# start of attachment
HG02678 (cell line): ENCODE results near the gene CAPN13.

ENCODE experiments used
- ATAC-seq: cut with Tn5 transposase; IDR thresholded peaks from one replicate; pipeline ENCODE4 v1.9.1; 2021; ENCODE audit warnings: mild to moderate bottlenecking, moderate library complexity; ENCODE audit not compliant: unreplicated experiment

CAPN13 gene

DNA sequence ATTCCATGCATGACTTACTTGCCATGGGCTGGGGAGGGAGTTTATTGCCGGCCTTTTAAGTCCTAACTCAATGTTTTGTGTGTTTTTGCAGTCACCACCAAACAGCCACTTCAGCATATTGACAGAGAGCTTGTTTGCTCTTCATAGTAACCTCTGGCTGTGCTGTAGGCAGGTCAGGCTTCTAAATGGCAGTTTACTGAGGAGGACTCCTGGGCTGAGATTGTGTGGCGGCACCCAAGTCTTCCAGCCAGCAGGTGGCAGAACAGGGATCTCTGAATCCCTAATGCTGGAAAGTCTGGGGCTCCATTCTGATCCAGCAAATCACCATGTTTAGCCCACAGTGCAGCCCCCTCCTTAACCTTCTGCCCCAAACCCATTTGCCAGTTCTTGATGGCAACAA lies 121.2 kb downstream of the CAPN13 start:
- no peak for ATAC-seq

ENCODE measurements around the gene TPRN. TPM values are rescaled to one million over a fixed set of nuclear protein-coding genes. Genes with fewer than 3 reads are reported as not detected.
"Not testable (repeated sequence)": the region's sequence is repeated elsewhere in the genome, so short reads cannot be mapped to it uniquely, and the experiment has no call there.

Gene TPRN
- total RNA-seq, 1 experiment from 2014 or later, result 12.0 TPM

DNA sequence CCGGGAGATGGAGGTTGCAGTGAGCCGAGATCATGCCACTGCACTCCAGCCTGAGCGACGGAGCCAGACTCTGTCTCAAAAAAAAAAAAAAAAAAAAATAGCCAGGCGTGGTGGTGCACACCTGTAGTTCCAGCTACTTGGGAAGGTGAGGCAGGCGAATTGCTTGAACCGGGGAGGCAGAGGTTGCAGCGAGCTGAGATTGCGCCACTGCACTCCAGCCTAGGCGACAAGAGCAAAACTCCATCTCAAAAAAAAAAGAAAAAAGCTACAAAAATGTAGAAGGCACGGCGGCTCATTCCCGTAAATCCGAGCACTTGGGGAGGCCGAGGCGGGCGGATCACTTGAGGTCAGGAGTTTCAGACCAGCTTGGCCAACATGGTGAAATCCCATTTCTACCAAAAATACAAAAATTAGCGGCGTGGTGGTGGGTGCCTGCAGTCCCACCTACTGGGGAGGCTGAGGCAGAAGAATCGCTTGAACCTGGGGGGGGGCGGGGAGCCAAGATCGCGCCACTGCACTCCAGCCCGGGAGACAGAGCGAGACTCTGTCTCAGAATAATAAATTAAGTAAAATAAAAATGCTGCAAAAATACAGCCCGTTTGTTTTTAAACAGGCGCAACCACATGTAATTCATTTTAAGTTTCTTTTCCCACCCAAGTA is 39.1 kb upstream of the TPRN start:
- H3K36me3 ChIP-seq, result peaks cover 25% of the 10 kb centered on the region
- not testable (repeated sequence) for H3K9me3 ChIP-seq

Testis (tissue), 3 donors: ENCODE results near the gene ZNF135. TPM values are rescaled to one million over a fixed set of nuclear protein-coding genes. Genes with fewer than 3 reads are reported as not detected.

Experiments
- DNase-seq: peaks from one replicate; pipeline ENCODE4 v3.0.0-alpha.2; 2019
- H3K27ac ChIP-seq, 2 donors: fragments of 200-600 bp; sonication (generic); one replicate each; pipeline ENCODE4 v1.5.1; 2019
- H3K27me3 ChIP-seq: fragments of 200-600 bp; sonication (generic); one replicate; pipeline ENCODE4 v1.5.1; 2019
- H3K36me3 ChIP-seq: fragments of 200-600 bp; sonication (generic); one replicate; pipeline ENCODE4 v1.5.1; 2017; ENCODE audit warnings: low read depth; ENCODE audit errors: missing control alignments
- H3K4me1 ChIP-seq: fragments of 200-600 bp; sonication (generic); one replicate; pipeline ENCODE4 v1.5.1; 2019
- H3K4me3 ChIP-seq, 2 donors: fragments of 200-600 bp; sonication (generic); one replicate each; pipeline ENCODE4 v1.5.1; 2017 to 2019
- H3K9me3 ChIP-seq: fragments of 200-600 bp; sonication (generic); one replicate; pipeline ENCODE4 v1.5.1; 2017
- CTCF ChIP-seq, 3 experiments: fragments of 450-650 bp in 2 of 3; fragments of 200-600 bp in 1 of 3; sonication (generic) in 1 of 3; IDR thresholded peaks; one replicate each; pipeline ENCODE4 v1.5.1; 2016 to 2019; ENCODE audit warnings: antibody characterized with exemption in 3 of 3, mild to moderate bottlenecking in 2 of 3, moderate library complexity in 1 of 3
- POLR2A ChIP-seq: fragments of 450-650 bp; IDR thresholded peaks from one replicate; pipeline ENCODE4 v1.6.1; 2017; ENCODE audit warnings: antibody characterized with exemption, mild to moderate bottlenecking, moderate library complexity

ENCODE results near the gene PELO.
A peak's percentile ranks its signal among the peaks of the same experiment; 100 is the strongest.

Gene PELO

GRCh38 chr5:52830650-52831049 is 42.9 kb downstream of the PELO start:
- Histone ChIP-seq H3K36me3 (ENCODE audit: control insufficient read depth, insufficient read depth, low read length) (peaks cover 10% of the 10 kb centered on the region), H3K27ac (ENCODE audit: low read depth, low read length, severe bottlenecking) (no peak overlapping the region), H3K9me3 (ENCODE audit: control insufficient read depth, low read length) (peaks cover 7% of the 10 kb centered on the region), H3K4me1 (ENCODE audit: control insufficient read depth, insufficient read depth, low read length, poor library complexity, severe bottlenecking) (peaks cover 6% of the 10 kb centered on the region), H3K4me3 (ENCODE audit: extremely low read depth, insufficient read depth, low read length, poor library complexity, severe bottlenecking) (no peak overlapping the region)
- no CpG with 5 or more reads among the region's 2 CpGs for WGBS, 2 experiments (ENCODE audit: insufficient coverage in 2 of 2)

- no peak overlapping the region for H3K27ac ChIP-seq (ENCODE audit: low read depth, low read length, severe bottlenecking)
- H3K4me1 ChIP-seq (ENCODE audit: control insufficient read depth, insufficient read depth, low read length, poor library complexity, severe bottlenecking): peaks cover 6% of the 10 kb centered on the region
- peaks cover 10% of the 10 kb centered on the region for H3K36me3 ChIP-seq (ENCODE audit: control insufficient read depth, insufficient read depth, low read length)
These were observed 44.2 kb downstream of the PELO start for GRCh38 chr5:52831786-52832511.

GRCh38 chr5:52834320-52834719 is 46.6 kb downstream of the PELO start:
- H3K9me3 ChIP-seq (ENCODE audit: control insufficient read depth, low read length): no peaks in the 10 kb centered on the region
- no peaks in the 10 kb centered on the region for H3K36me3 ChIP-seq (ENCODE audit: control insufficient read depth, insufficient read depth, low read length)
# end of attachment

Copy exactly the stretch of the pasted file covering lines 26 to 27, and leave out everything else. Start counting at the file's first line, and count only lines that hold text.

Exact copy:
A peak's percentile ranks its signal among the peaks of the same experiment; 100 is the strongest.

Gene PELO